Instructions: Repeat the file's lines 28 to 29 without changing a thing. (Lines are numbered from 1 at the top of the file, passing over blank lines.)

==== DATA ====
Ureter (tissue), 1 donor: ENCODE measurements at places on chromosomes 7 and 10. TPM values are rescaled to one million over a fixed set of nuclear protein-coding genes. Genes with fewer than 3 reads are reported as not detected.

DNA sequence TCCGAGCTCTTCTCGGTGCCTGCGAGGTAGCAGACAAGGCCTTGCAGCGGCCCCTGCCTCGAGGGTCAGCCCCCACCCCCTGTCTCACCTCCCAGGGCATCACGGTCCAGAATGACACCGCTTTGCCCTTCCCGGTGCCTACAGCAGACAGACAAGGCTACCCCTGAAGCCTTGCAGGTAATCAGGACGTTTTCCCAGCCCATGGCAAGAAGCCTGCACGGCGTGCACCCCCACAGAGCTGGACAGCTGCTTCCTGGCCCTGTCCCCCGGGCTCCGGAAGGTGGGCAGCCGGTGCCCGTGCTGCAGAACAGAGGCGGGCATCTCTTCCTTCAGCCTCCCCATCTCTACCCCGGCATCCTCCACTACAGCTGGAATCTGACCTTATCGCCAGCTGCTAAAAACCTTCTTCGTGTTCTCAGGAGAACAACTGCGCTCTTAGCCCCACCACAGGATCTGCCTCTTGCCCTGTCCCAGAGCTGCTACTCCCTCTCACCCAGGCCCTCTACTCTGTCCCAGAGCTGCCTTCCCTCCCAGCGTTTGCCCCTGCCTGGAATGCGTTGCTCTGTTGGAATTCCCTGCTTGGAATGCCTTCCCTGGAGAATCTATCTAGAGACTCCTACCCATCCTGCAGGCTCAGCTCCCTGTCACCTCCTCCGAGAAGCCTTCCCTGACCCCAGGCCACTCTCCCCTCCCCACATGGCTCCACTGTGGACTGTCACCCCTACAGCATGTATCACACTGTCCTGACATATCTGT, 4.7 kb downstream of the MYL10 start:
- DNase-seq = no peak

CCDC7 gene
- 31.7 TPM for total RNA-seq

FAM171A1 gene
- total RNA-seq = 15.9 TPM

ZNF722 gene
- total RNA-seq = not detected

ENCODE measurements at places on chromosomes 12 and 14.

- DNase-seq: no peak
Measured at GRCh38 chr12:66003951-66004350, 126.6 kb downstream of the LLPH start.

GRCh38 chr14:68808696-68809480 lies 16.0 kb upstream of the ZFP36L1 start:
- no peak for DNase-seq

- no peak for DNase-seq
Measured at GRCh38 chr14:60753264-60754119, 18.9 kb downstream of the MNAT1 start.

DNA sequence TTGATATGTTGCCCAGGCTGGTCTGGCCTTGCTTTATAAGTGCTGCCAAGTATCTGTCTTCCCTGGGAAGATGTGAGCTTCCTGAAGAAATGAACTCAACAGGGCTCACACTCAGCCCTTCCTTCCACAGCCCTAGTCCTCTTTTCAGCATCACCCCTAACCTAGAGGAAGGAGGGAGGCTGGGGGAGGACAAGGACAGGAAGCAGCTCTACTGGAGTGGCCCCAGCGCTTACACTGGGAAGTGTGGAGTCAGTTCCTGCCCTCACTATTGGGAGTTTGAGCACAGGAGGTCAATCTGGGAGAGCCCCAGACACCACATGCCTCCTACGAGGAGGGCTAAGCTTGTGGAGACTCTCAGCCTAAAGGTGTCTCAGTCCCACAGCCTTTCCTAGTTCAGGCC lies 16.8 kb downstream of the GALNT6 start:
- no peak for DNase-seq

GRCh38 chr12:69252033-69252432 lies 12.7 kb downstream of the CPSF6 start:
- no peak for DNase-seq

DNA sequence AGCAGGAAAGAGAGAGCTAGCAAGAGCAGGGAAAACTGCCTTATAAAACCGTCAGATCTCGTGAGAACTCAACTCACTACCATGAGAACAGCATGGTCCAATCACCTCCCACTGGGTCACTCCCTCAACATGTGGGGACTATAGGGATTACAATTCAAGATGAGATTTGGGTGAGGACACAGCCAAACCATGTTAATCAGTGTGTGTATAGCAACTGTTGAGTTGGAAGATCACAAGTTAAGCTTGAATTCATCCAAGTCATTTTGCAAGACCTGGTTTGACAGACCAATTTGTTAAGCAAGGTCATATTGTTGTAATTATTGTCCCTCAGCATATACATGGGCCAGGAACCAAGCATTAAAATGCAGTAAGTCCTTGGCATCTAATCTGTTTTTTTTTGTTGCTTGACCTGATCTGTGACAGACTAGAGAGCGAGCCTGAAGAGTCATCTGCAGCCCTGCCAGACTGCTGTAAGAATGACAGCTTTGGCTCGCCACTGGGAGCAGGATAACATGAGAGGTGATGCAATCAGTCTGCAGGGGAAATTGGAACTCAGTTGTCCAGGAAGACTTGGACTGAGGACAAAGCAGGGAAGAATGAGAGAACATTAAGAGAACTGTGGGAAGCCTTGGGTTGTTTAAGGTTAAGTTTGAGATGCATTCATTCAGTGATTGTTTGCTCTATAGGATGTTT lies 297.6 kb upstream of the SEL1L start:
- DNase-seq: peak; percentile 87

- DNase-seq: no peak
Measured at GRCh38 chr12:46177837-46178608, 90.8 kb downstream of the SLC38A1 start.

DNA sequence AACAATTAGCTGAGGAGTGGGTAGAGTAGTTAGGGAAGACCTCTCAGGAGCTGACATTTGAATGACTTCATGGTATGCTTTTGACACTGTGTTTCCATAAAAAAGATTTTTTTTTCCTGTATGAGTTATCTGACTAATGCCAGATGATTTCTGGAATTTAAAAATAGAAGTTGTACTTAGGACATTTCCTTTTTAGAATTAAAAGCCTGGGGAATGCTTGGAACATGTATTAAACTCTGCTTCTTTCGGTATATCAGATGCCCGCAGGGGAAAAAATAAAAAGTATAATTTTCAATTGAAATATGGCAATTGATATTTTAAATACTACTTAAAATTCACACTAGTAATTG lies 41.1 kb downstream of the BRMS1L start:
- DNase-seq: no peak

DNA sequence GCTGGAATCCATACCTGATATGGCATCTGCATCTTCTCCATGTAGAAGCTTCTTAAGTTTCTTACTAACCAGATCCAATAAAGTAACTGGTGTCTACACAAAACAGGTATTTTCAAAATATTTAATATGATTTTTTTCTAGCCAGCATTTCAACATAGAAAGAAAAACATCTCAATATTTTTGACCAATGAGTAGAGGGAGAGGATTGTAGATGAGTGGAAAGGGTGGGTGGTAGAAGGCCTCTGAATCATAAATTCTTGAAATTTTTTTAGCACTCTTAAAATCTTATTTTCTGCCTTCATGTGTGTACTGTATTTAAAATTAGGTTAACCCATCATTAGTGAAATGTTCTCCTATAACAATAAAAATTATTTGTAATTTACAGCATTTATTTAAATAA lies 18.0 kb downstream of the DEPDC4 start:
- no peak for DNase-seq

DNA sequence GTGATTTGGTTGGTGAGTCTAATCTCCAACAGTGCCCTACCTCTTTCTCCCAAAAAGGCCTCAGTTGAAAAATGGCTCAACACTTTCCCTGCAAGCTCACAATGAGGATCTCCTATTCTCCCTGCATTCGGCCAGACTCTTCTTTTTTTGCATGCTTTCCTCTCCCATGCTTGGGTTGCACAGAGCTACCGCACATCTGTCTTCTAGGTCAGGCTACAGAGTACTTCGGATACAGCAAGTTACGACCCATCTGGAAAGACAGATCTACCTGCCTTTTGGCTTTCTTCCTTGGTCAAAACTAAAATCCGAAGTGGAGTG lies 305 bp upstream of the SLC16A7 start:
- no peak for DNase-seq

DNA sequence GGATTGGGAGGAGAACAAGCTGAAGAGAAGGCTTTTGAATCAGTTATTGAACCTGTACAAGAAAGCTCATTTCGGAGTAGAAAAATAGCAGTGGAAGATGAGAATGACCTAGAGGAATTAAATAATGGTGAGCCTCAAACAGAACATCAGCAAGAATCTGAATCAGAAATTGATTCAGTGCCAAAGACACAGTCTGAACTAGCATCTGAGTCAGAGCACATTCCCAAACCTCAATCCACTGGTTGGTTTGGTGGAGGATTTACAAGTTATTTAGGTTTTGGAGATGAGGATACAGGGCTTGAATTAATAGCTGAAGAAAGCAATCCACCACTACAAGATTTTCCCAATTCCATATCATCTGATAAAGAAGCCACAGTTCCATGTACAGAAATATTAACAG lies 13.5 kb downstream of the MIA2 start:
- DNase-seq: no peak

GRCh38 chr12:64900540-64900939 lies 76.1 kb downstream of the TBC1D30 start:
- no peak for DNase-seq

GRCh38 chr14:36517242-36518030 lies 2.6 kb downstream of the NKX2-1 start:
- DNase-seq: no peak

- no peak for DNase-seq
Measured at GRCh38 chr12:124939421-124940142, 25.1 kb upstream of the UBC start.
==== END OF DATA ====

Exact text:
- no peak for DNase-seq

DNA sequence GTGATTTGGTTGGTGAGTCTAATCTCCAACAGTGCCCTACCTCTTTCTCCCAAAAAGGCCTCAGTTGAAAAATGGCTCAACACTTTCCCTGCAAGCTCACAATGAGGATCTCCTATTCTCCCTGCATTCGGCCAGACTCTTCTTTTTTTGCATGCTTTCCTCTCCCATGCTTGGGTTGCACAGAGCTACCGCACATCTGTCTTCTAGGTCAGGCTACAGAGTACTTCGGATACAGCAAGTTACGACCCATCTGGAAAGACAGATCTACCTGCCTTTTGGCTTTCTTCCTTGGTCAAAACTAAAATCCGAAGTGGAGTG lies 305 bp upstream of the SLC16A7 start: